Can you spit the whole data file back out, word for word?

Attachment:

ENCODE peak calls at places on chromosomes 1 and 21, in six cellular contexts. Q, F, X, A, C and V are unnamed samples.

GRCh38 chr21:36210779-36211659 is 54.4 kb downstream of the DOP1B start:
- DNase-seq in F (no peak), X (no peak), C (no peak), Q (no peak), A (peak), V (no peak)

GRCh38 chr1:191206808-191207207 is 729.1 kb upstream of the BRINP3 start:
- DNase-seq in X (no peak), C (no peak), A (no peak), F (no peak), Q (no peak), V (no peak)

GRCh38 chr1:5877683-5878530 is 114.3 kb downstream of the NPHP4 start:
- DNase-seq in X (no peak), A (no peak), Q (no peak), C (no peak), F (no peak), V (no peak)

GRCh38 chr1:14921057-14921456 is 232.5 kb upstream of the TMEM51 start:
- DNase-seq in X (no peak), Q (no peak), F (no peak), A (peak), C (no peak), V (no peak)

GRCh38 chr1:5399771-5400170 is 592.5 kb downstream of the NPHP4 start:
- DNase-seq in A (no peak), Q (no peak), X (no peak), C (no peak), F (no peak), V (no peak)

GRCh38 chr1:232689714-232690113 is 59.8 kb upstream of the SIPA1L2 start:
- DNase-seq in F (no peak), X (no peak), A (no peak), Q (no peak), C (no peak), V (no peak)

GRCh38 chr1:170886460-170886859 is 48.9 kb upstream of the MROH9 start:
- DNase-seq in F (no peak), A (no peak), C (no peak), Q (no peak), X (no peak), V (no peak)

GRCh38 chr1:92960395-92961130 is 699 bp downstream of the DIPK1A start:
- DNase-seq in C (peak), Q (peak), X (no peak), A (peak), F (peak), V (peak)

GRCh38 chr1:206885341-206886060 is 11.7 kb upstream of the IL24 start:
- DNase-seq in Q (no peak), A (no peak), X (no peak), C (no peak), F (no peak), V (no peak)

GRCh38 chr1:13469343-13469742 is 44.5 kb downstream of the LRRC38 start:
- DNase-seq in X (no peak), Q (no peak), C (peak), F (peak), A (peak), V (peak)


ENCODE peak calls at places on chromosomes 1 and 21, in six cellular contexts. Q, F, X, A, C and V are unnamed samples.

GRCh38 chr21:36210779-36211659 is 54.4 kb downstream of the DOP1B start:
- DNase-seq in F (no peak), X (no peak), C (no peak), Q (no peak), A (peak), V (no peak)

GRCh38 chr1:191206808-191207207 is 729.1 kb upstream of the BRINP3 start:
- DNase-seq in X (no peak), C (no peak), A (no peak), F (no peak), Q (no peak), V (no peak)

GRCh38 chr1:5877683-5878530 is 114.3 kb downstream of the NPHP4 start:
- DNase-seq in X (no peak), A (no peak), Q (no peak), C (no peak), F (no peak), V (no peak)

GRCh38 chr1:14921057-14921456 is 232.5 kb upstream of the TMEM51 start:
- DNase-seq in X (no peak), Q (no peak), F (no peak), A (peak), C (no peak), V (no peak)

GRCh38 chr1:5399771-5400170 is 592.5 kb downstream of the NPHP4 start:
- DNase-seq in A (no peak), Q (no peak), X (no peak), C (no peak), F (no peak), V (no peak)

GRCh38 chr1:232689714-232690113 is 59.8 kb upstream of the SIPA1L2 start:
- DNase-seq in F (no peak), X (no peak), A (no peak), Q (no peak), C (no peak), V (no peak)

GRCh38 chr1:170886460-170886859 is 48.9 kb upstream of the MROH9 start:
- DNase-seq in F (no peak), A (no peak), C (no peak), Q (no peak), X (no peak), V (no peak)

GRCh38 chr1:92960395-92961130 is 699 bp downstream of the DIPK1A start:
- DNase-seq in C (peak), Q (peak), X (no peak), A (peak), F (peak), V (peak)

GRCh38 chr1:206885341-206886060 is 11.7 kb upstream of the IL24 start:
- DNase-seq in Q (no peak), A (no peak), X (no peak), C (no peak), F (no peak), V (no peak)

GRCh38 chr1:13469343-13469742 is 44.5 kb downstream of the LRRC38 start:
- DNase-seq in X (no peak), Q (no peak), C (peak), F (peak), A (peak), V (peak)